By Barbara Wilkins
April 01, 1974 12:00 PM

Jason Miller grew up in Scranton, Pa., a kind of dead-end kid hung up on theater at the prodding of his nun schoolteachers and Jesuit professors. But for 10 years after college, he was just another underemployed actor and uncommercial playwright, supporting himself as a truck driver, waiter and welfare investigator. The only prominence he seemed destined ever to achieve was in marrying Jackie Gleason’s daughter Linda. When Jason landed his first Broadway job, for example, it was with Man of La Mancha, but he was doorman outside the theater.

Then, suddenly last winter, Miller’s own impossible dreams (and a few personal nightmares) were realized in a rush. He got a play produced, a tragicomedy about the reunion of a high school basketball team, That Championship Season, which won Broadway’s triple crown—a Tony, the Drama Critics’ Circle Award and the Pulitzer Prize. Next, just as that instant success created a “danger, the necessity to try to top it,” he found himself back in acting, as Father Karras in The Exorcist—and up for an Oscar next week as best supporting actor. On the darker side, “the worm in the heart” as Miller puts it, he has split with the church—”not the faith but the bureaucracy”—and with his wife.

He met and married Linda Gleason while he was doing graduate work at the Catholic University 10 years ago. “There was a great deal of joy in the early years,” he remembers. “But when I went to New York in 1966, then came the death struggle to survive.” Between odd jobs Miller slowly progressed as an actor, wound up at Joseph Papp’s New York Shakespeare Festival group, which gave Championship Season a reading, “and,” as Miller says, “the rest is history.”

Director William Friedkin, who was then casting The Exorcist, saw the play, “caught all the references to the Jesuits,” says Miller, and noticed in the program that the author was also an actor. Miller continues: “I didn’t know anything about The Exorcist then except that there seemed to be a lot of people whose heads were buried in that purple book on the subway. But I went to California to do the screen test, which consisted of serving a Mass, and I’ll never forget it. I used to be an altar boy, and all the chants came back from childhood. There I was doing this stuff in a big warehouse, a huge set. For the chalice we used a grapefruit can. For the Host we used a Ritz cracker. For the Gospel, we used Blatty’s book. I felt like I was in a dark universe.” The Exorcist has become such a monstrous success, Miller feels, because “people have lost faith in science and there are religious impulses that we have neglected.”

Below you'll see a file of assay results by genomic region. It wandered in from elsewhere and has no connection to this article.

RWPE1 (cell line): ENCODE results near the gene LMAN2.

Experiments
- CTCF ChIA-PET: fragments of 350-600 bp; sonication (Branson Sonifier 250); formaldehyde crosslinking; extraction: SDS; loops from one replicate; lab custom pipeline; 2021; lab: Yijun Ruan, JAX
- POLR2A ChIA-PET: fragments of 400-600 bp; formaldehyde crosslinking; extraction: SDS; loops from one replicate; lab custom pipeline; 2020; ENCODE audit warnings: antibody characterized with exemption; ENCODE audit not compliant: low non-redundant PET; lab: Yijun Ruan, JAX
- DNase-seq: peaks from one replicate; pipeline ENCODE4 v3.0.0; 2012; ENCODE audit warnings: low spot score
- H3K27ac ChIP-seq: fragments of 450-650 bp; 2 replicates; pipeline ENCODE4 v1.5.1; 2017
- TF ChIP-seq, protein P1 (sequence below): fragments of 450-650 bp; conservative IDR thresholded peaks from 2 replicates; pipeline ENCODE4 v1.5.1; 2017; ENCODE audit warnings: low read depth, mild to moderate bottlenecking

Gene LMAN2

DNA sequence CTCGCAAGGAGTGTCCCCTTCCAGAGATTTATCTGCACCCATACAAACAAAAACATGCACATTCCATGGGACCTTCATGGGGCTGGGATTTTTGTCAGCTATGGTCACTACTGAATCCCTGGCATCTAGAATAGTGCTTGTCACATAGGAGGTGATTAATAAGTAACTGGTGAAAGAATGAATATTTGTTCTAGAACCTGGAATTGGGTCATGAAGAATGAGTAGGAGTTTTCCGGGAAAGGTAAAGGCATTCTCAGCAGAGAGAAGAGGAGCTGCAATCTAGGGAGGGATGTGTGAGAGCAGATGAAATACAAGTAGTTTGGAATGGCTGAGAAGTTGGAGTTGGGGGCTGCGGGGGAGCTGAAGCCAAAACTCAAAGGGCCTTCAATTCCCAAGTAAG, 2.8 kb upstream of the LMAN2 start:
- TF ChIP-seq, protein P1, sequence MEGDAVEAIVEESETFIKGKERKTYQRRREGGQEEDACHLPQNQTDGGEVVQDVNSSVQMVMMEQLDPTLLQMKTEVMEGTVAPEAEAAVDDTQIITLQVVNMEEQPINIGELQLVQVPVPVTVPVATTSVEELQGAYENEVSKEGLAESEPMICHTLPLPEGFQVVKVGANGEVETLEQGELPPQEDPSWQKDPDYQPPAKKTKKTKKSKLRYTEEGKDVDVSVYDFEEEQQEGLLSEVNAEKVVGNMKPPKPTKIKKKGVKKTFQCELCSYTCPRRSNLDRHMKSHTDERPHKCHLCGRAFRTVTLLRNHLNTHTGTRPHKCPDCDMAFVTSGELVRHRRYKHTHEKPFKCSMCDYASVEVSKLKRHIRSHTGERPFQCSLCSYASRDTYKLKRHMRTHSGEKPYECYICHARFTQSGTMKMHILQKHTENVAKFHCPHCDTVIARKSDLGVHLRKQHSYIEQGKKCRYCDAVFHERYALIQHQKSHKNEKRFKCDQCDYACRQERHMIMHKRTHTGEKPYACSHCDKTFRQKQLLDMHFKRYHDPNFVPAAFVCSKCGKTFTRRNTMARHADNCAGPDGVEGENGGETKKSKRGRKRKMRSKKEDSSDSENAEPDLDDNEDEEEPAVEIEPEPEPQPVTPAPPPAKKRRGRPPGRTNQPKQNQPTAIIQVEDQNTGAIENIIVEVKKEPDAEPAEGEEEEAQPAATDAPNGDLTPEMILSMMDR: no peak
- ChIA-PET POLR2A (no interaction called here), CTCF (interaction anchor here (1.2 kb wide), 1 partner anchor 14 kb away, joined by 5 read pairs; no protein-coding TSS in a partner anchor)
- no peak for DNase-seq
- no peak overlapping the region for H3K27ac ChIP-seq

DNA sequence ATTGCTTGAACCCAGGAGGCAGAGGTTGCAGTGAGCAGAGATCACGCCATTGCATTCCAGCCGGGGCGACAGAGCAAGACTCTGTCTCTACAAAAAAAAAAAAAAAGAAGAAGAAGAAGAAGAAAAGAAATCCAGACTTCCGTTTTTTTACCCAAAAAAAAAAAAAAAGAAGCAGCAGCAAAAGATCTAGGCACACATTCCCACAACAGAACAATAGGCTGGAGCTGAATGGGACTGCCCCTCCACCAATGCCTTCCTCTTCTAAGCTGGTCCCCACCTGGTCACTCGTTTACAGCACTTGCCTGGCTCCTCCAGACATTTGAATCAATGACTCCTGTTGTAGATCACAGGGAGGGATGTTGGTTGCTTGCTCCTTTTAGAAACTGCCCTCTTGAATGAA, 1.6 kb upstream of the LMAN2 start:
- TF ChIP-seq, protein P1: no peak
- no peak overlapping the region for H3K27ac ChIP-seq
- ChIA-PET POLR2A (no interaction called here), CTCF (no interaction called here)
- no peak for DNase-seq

Jason and Linda have three children, 5 to 9, the youngest of whom, Jordan, a hydrocephalic, was recently hit by a motorcycle while he and his father were playing on the beach. “The accident has complicated things,” says Miller, but it has not kept him and Linda together. He blames their separation on his sudden success, his “obsession to do good work—my ambition is something that can frighten a woman.”

So Linda and the children remain at their Saddle River, N.J. home, while Jason is in Beverly Hills (keeping company with actress Susan Bernard) and writing the screenplay for Championship Season. It is not cast yet, but the part of the old coach may go to his father-in-law, Gleason. The film, like so many others today, is virtually womanless, says Miller, returning to an obsessive theme. “Maybe men are having deeper relations with each other,” Miller conjectures. “Women’s lib has a lot to say about this. Women doing something creative seem to be reasonably happy. The 40-year-old man in this country,” the 34-year-old writer observes, “is an adolescent. Women have a difficult time reacting to that.”